22 Distribution of ACE2, CD147, CD26 and other SARS-CoV-2 associated molecules in tissues and immune cells in health and in asthma, COPD, obesity, hypertension, and COVID-19 risk factors

Ding Mei1/2/4*, Radzikowska Urszula1/2/3*, Tan Ge1/5, Zhakparov Damir1, Peng Yaqi1/2/6, Wawrzyniak Paulina1/2/7, Wang Ming1/2/8, Li Shuo1/9, Morita Hideaki1/10, Altunbulakli Can1/2, Reiger Matthias11, Neumann Avidan11/12/13, Lunjani Nonhlanhla1/2, Traidl-Hoffmann Claudia2/11, Nadeau Kari14, O’Mahony Liam1/15, Akdis Cezmi A.1/2, Sokolowska Milena1,2

*equal contribution

  1. Swiss Institute of Allergy and Asthma Research (SIAF), University of Zurich, Davos, Switzerland
  2. Christine Kühne – Center for Research and Education (CK-CARE), Davos, Switzerland
  3. Department of Regenerative Medicine and Immune Regulation, Medical University of Bialystok, Bialystok, Poland
  4. Department of Allergology, Zhongnan Hospital of Wuhan University, Wuhan, China
  5. Functional Genomic Centre Zurich, ETH Zurich/University of Zurich, Zurich, Switzerland
  6. Otorhinolaryngology Hospital, The First Affiliated Hospital, Sun Yat-sen University, Guangzhou, China
  7. Division of Clinical Chemistry and Biochemistry, University Children’s Hospital Zurich, Zurich, Switzerland; Children’s Research Center, University Children’s Hospital Zurich, Zurich, Switzerland
  8. Department of Otolaryngology, Head and Neck Surgery, Beijing TongRen Hospital, Capital Medical University and the Beijing Key Laboratory of Nasal Diseases, Beijing Institute of Otolaryngology, Beijing, China
  9. Department of Cancer Immunology, Institute for Cancer Research, Oslo University Hospital, Oslo, Norway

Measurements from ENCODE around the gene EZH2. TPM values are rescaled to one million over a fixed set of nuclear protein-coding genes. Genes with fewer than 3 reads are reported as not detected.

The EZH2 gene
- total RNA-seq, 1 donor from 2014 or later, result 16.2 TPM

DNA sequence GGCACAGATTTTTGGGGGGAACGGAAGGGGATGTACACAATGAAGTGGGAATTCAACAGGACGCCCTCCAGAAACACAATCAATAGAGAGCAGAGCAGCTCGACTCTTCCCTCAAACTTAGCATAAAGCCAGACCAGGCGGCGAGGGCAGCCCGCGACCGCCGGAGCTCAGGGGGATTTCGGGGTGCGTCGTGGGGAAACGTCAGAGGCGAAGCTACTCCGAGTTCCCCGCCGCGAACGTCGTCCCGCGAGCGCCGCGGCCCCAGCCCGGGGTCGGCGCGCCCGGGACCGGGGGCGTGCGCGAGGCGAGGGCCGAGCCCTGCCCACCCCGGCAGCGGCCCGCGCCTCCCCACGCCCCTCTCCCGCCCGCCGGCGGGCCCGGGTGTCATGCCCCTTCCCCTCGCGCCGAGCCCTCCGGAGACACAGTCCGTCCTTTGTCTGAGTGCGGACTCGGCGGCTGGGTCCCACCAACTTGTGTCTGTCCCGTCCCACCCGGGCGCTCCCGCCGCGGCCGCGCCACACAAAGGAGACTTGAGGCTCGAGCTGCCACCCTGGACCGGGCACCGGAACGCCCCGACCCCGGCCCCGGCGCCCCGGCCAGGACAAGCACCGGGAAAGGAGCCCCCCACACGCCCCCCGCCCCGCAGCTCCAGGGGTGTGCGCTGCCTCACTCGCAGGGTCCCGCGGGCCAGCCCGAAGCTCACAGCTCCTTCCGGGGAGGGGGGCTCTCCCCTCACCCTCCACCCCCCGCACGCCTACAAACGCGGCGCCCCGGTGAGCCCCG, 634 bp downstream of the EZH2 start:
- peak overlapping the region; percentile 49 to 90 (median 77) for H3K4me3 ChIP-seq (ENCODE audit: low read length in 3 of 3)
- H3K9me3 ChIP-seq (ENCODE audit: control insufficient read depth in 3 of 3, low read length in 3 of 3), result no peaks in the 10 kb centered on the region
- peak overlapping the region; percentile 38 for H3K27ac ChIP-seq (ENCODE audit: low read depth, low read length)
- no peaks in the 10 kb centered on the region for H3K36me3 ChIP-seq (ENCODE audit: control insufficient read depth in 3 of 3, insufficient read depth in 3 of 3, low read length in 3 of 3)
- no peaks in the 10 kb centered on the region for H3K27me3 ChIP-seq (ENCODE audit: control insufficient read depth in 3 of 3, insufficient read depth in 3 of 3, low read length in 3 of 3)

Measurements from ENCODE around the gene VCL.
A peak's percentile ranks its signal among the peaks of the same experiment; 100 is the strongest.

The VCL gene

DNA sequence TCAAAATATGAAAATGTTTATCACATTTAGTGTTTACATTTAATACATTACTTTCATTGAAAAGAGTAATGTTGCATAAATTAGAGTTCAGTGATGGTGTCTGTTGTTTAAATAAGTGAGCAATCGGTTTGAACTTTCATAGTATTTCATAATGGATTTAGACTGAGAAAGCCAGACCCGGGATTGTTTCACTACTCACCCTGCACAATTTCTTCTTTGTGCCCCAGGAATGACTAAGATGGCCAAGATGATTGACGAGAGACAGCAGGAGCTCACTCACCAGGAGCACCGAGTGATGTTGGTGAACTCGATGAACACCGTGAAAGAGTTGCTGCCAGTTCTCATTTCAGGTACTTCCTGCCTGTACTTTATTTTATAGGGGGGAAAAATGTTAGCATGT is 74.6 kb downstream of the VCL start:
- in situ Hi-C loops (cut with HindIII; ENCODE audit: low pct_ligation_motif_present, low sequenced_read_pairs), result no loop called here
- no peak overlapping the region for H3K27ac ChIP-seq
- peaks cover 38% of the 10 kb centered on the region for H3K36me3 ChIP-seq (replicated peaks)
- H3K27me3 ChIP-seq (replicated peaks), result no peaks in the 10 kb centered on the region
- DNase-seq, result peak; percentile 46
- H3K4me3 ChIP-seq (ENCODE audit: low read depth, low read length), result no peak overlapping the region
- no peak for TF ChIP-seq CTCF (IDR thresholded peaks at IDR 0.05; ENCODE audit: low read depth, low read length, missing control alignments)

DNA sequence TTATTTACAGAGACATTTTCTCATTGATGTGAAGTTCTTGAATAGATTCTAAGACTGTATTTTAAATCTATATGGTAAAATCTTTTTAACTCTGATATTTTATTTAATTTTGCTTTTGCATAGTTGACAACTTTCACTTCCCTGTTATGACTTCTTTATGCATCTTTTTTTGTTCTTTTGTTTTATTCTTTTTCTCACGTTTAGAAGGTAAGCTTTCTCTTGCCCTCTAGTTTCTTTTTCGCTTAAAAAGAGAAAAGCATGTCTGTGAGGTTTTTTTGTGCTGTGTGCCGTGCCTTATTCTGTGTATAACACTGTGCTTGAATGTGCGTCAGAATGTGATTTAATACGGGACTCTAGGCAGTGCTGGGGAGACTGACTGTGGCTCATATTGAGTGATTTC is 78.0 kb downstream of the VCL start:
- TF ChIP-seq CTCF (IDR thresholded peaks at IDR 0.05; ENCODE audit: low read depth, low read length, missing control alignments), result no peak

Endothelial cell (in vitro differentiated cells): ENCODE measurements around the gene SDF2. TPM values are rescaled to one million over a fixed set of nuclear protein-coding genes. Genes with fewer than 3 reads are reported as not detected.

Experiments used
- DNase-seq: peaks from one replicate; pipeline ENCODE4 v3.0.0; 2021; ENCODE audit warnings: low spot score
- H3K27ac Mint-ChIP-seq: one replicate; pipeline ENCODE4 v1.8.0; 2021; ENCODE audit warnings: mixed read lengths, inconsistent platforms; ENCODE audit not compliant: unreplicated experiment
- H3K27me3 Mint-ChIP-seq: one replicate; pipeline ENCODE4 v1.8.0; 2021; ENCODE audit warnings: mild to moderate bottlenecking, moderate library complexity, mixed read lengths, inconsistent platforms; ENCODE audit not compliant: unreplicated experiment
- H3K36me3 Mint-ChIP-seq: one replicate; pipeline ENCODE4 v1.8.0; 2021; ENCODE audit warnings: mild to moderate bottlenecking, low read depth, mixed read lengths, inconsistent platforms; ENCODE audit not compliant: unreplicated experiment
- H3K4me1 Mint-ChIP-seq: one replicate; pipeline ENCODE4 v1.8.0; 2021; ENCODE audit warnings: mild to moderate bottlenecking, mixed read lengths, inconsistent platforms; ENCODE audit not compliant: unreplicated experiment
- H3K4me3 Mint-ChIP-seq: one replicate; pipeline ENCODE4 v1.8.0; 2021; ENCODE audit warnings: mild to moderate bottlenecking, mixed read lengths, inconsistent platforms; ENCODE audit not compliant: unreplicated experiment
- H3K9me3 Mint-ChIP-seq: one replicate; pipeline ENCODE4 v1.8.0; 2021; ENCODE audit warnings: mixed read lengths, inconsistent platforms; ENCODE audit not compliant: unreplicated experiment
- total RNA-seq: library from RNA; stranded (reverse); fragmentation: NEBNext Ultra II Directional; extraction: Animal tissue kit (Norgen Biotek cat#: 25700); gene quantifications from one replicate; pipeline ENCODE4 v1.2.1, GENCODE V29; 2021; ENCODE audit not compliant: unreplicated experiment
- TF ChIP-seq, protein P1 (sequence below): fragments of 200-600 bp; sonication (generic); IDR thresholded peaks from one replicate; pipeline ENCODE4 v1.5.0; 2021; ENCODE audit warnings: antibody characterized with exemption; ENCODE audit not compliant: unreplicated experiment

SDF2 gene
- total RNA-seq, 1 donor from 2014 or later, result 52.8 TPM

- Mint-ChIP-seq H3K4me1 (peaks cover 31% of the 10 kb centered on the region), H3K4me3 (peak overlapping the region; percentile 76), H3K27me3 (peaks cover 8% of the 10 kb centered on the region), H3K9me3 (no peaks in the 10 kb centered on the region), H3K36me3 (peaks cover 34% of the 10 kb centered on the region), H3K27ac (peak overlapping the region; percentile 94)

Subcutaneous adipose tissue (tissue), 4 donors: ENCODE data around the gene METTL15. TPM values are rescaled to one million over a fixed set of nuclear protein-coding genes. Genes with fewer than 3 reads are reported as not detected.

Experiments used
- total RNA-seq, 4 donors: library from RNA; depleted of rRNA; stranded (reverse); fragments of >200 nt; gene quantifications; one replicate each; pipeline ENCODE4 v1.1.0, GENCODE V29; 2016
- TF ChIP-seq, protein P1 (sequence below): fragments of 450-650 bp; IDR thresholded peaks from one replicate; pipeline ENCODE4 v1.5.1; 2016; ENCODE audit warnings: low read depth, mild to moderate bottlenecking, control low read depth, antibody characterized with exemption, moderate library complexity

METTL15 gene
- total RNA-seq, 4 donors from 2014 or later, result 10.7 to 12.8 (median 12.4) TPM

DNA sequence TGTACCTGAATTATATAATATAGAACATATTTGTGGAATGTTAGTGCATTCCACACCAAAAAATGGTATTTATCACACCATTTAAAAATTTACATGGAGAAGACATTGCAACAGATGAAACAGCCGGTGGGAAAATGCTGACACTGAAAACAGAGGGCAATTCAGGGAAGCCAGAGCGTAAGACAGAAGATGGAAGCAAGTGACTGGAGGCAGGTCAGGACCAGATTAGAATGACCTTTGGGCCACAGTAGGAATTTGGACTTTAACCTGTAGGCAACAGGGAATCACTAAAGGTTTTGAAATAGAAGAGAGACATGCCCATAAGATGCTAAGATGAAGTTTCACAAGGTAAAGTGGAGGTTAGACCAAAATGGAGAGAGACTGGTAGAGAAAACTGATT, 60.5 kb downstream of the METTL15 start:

10. Department of Allergy and Clinical Immunology, National Research Institute for Child Health and Development, Tokyo, Japan
  11. Chair and Institute of Environmental Medicine, UNIKA-T, Technical University of Munich and Helmholtz Zentrum München, Augsburg, Germany
  12. Institute of Computational Biology (ICB), Helmholtz Zentrum München, Munich, Germany
  13. Institute of Experimental Medicine (IEM), Czech Academy of Sciences, Prague, Czech Republic
  14. Sean N Parker Centre for Allergy and Asthma Research at Stanford University, Department of Medicine, Stanford University School of Medicine, Stanford, USA
  15. Department of Medicine and School of Microbiology, APC Microbiome Ireland, National University of Ireland, Cork, Ireland

Background: COVID-19 caused by SARS-CoV-2 has become pandemic worldwide. The human cells and tissues targeted by SARS-CoV-2, its receptors and interactive factors are largely unknown. The aim of our study was to analyze the expression of proven and potential SARS-CoV-2 receptors and associated molecules in human immune cells and epithelial tissues from healthy controls of different ages and from patients with COVID-19 risk factors and comorbidities.

Method: We performed RNA-sequencing and analyzed available RNA-seq databases to investigate gene expression of ACE2, CD147 (BSG), CD26 (DPP4) and related molecules in differentiated human bronchial epithelial cells (HBECs), bronchial biopsies, skin tissues, bronchoalveolar lavage (BAL) fluid, whole blood, peripheral blood mononuclear cells (PBMCs), monocytes, neutrophils, DCs, NK cells, ILC1, ILC2, ILC3, CD4+ and CD8+ T cells, B cells and plasmablasts. We also explored the expression of these genes in variable clinical features including age, asthma, chronic obstructive pulmonary disease (COPD), hypertension, smoking, obesity and gender.

Results: ACE2 was coexpressed with TMPRSS2 in lung epithelium and skin tissues while CD147-related genes and DPP4 (CD26) were expressed broadly in epithelium and immune cells. We also noted distinct gene expression patterns of several CD147-, CD26-related genes in PBMCs and naïve CD4+ T cells between healthy children and adults. Asthma, COPD, hypertension, smoking, obesity, and male gender status generally led to the higher expression of ACE2- and CD147-related genes in the bronchial biopsy, BAL or blood. We also observed a positive correlation between CD147-related genes and BMI or age. Lesional skin biopsy in atopic dermatitis showed higher expression of several CD147-related genes.

Conclusion:Our data suggest SARS-CoV-2 could potentially interact with different receptors in immune cells, lung and skin epithelium. Different susceptibility to SARS-CoV2 infection and variable clinical manifestations of COVID-19 might be associated with altered expression of ACE2-, CD147- and CD26- related genes in patients with risk factors and known comorbidities.